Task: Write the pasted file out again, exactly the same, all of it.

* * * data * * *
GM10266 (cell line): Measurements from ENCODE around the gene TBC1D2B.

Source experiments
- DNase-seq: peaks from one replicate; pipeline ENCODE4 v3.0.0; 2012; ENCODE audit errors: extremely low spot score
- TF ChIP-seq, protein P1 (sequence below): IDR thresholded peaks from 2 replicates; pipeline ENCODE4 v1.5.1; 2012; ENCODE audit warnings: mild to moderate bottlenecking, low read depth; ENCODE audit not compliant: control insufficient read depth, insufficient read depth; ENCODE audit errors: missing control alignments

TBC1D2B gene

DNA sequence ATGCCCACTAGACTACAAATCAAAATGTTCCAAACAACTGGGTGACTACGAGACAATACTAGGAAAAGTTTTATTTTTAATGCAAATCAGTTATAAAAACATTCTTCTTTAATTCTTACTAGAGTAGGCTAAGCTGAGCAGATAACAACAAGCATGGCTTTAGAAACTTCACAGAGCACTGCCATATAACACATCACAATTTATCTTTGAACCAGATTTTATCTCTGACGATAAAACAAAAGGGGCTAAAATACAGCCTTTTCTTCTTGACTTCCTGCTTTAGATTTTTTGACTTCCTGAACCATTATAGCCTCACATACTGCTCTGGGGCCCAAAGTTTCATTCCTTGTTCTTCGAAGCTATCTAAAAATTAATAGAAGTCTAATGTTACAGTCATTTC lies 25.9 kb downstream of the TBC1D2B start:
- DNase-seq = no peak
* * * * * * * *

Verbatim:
GM10266 (cell line): Measurements from ENCODE around the gene TBC1D2B.

Source experiments
- DNase-seq: peaks from one replicate; pipeline ENCODE4 v3.0.0; 2012; ENCODE audit errors: extremely low spot score
- TF ChIP-seq, protein P1 (sequence below): IDR thresholded peaks from 2 replicates; pipeline ENCODE4 v1.5.1; 2012; ENCODE audit warnings: mild to moderate bottlenecking, low read depth; ENCODE audit not compliant: control insufficient read depth, insufficient read depth; ENCODE audit errors: missing control alignments

TBC1D2B gene

DNA sequence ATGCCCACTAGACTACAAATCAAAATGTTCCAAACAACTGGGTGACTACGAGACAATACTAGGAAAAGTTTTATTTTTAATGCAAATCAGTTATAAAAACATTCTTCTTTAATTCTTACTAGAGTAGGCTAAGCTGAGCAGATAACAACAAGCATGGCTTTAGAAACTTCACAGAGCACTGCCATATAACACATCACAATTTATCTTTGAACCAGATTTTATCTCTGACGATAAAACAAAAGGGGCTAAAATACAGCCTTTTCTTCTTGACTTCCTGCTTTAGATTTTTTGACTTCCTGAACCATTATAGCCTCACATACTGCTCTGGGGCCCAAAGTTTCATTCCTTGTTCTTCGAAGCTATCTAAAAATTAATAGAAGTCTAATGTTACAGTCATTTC lies 25.9 kb downstream of the TBC1D2B start:
- DNase-seq = no peak